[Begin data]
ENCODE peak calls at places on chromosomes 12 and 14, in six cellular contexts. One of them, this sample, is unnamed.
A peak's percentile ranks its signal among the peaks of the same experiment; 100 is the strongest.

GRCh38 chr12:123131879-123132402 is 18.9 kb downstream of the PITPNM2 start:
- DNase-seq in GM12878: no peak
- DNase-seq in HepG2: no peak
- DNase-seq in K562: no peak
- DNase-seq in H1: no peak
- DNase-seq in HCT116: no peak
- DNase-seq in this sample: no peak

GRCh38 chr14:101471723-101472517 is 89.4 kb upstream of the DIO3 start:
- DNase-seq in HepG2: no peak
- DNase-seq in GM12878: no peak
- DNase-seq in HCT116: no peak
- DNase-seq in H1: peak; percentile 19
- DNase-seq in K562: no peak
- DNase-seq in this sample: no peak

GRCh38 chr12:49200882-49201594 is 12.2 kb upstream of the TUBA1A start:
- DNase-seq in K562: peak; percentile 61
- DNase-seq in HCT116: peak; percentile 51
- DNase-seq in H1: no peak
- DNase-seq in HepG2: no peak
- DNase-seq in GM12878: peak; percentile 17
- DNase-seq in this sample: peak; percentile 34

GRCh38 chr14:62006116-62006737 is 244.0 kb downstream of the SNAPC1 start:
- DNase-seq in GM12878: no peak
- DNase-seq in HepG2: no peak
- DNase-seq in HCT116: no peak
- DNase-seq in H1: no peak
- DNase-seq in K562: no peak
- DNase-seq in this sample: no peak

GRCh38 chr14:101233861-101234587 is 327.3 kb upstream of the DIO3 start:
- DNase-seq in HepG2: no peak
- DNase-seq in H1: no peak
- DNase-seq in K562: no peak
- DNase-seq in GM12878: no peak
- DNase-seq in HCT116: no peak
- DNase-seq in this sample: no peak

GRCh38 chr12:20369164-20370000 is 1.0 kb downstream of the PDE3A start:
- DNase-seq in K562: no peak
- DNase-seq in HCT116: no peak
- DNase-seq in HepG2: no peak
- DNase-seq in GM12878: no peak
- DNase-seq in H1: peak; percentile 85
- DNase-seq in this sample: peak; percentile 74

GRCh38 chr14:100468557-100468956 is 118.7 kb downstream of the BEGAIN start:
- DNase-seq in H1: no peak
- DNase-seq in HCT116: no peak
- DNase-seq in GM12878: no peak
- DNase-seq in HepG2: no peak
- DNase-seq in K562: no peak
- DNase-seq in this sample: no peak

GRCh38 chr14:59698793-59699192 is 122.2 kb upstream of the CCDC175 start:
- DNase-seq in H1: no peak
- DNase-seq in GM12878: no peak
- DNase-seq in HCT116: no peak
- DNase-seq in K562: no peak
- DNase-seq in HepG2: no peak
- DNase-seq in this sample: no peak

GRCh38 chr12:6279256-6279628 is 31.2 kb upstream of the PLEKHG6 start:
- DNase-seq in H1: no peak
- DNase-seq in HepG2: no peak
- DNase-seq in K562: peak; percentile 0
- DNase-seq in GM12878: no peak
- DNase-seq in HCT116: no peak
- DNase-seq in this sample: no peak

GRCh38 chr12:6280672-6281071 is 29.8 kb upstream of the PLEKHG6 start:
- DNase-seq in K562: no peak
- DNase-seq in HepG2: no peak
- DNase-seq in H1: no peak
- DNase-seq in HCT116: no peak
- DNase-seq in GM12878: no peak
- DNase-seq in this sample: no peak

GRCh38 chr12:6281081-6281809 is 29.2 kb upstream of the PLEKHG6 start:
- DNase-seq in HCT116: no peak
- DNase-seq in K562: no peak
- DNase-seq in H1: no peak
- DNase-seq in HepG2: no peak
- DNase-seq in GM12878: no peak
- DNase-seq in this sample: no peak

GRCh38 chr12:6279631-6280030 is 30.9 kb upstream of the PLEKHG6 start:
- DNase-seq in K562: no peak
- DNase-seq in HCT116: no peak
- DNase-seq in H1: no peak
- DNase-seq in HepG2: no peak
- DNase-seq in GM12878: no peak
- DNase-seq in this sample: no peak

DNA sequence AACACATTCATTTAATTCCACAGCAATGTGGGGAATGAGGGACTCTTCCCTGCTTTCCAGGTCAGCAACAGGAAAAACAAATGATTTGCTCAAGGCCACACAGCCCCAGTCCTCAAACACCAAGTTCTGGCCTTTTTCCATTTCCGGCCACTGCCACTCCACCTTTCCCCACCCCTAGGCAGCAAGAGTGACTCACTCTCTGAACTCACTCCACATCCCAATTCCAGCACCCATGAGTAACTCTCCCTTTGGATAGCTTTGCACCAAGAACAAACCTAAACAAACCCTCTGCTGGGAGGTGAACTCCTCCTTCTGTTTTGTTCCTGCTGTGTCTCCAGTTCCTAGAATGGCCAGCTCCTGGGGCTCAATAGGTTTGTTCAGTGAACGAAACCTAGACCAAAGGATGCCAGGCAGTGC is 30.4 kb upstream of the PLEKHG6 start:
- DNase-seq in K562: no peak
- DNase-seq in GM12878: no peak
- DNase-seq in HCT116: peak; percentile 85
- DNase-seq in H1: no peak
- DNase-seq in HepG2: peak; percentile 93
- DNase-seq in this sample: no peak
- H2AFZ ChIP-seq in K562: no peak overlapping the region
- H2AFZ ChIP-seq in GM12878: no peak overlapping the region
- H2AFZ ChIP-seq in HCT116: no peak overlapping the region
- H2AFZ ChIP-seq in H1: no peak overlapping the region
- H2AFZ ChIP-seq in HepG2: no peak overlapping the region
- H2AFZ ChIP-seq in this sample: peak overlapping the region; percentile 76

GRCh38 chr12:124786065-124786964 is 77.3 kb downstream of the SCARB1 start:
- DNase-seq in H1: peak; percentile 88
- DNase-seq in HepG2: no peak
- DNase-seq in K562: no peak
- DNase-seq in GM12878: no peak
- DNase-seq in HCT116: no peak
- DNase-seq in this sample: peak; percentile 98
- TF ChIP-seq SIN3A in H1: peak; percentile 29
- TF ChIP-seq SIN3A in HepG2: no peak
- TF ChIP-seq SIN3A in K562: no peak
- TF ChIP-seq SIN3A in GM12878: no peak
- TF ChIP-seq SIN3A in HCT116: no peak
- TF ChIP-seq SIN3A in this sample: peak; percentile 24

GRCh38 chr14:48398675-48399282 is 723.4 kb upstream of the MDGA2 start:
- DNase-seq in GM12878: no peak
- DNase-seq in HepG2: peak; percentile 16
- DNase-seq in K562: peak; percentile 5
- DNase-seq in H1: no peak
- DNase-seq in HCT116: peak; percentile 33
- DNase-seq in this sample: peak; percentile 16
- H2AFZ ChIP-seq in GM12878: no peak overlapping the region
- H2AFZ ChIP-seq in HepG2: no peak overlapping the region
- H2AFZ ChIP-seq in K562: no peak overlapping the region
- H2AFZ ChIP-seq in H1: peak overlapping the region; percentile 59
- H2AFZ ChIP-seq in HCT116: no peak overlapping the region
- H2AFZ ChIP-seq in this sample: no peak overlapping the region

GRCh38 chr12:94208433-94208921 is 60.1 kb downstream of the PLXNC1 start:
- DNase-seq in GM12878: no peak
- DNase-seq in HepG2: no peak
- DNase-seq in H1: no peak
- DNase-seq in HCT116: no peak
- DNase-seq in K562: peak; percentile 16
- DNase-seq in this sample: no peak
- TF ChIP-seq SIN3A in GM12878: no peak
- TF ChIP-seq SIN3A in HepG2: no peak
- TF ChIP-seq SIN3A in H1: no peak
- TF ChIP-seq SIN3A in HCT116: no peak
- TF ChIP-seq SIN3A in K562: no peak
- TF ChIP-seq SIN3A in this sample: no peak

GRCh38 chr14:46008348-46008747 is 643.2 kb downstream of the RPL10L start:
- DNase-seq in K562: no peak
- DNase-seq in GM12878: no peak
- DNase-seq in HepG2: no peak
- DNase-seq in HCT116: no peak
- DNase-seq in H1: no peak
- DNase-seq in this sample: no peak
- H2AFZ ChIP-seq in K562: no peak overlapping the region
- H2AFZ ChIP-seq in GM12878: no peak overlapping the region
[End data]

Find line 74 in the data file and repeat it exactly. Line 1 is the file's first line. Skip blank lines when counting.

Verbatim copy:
- DNase-seq in HCT116: no peak